Which leaves newbies with a gentle, easy-to-handle learning curve. But the weak AI and lower complexity leave the game feeling like a bit of a pushover for hardened vets. It's worth noting that at this point, Civ V has only been out for a short while, and while players new to the series are busy learning the ropes, the hard-core Civ players have already got what they believe to be a full grasp on things and are on the forums spouting their anger. Some even say things like "If it was just like Civ IV but with updated graphics I'd be happy". But like I said, that's not been Sid Meier's plan for Civ V. It's something new, different enough from the previous iterations that we're having to go back to the drawing board a bit - I am certain that the things that are getting a blasting on the boards at the moment will be getting praise in a few months once everyone works out a few optimal strategies.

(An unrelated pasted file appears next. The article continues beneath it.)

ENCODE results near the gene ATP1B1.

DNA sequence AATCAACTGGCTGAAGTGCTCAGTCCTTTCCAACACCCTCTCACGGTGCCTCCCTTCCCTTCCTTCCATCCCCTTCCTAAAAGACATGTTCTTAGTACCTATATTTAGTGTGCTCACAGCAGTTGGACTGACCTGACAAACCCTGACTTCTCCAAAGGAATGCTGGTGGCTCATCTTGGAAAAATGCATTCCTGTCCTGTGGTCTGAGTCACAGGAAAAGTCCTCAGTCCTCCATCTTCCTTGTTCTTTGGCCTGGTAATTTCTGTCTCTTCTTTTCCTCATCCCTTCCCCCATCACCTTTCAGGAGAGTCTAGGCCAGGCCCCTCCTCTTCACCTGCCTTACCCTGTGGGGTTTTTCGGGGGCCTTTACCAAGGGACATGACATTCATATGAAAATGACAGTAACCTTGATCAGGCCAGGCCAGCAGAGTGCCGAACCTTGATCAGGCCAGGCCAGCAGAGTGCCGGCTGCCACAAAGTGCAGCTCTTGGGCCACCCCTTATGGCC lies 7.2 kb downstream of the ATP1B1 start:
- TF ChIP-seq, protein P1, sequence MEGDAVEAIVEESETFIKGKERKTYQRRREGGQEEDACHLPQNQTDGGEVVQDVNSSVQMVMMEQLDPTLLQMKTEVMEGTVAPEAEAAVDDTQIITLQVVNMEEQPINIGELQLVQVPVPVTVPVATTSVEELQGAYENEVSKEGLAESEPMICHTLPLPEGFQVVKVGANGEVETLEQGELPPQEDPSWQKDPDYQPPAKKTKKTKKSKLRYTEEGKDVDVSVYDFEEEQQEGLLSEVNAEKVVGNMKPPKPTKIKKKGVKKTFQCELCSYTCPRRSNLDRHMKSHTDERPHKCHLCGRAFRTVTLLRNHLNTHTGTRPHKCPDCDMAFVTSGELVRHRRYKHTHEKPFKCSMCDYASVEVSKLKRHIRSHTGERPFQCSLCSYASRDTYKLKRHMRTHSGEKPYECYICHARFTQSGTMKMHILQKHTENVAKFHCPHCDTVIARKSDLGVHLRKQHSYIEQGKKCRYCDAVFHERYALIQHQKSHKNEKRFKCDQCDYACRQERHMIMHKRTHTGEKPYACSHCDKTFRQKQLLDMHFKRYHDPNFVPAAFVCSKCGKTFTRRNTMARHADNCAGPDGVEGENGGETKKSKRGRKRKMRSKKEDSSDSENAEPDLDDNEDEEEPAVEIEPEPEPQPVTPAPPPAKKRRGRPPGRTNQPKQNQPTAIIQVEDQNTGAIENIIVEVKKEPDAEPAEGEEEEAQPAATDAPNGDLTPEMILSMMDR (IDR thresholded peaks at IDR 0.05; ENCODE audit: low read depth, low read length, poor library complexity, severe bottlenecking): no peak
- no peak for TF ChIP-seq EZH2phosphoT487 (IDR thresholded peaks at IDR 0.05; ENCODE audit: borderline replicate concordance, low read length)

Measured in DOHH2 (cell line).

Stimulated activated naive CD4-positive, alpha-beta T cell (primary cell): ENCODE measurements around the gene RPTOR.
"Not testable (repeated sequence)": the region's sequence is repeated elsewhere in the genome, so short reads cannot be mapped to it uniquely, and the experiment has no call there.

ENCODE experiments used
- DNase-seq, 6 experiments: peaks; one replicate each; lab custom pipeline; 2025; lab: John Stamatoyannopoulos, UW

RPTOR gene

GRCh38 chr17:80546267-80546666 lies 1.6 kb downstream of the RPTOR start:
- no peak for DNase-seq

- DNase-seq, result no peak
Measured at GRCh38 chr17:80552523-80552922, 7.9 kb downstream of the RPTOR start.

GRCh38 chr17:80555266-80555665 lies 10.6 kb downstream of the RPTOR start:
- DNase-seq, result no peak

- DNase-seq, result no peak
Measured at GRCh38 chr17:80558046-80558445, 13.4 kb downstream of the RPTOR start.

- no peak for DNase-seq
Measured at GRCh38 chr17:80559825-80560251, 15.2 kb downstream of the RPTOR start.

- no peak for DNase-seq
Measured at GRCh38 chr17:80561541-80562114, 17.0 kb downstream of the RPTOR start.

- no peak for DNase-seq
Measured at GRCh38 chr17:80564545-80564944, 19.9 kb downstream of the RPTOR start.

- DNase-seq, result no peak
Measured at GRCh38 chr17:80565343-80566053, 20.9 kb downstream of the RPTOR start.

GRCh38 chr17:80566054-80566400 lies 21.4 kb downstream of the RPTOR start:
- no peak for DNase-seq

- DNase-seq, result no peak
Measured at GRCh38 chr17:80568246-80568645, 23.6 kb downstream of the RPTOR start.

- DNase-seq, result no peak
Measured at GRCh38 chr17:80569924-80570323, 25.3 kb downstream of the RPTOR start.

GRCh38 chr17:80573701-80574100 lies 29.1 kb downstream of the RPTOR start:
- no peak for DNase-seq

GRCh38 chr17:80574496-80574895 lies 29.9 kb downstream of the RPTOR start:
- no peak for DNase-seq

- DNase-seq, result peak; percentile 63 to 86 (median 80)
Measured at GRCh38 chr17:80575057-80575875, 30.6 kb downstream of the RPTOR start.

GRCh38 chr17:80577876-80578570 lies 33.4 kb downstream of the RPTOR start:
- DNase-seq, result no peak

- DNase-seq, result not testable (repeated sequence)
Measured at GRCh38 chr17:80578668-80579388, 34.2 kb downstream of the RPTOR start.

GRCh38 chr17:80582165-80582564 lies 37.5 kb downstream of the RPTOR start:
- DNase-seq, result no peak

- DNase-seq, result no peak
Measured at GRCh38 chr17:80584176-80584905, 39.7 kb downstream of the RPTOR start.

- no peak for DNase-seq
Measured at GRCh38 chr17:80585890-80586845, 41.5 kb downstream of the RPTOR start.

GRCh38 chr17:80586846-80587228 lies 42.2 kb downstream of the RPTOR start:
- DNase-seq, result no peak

So I've said a lot about public opinion. But what's MY opinion? Well, the AI is dumb as a barrel of badgers, and I feel that a few of my favourite tactics are missing (such as the missionary rush - there's no religion in the new Civ at all, aside from a social policy tree), oh, and load times are a little on the long side, but I've got to laud them for not taking the safe and easy road. Many of the problems, such as AI and slow load times will inevitably get patched away in no time, and due to unprecedented modding support, anything else I take issue with will be crowdsourced to my pleasure in a couple of months anyway. Seriously, if my complaint about this game is that it wasn't set in Hell, and I couldn't build torture pits and naked lady monsters, it'll all be a short DL away in about six months, trust me.